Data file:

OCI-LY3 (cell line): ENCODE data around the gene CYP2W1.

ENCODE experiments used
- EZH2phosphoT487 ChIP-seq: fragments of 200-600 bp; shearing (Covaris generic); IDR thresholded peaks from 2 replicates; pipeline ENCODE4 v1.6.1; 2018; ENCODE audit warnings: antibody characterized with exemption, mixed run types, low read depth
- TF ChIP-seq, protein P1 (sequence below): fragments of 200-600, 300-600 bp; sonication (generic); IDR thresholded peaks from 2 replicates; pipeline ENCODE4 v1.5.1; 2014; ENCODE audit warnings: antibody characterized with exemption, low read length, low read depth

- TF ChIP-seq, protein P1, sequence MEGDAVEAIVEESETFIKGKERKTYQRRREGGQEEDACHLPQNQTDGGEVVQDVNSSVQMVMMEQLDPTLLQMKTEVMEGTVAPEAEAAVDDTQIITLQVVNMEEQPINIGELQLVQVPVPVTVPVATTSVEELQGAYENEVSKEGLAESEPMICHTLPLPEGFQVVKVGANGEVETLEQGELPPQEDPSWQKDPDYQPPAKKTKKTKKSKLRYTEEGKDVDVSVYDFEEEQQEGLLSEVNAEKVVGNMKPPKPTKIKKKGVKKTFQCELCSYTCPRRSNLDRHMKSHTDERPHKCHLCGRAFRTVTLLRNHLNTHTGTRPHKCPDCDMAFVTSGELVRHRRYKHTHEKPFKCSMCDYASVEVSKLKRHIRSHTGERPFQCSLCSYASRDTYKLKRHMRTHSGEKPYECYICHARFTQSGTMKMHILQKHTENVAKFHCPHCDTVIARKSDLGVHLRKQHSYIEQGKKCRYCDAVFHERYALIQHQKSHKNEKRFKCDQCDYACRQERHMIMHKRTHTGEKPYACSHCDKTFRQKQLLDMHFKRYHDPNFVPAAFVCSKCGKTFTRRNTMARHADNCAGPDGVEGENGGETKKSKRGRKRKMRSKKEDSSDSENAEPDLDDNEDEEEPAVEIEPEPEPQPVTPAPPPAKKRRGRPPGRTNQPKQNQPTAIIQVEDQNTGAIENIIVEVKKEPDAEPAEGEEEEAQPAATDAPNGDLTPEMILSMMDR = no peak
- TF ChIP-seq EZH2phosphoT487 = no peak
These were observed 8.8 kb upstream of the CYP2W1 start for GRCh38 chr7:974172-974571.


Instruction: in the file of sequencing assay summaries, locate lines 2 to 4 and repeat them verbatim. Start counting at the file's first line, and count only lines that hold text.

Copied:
ENCODE experiments used
- EZH2phosphoT487 ChIP-seq: fragments of 200-600 bp; shearing (Covaris generic); IDR thresholded peaks from 2 replicates; pipeline ENCODE4 v1.6.1; 2018; ENCODE audit warnings: antibody characterized with exemption, mixed run types, low read depth
- TF ChIP-seq, protein P1 (sequence below): fragments of 200-600, 300-600 bp; sonication (generic); IDR thresholded peaks from 2 replicates; pipeline ENCODE4 v1.5.1; 2014; ENCODE audit warnings: antibody characterized with exemption, low read length, low read depth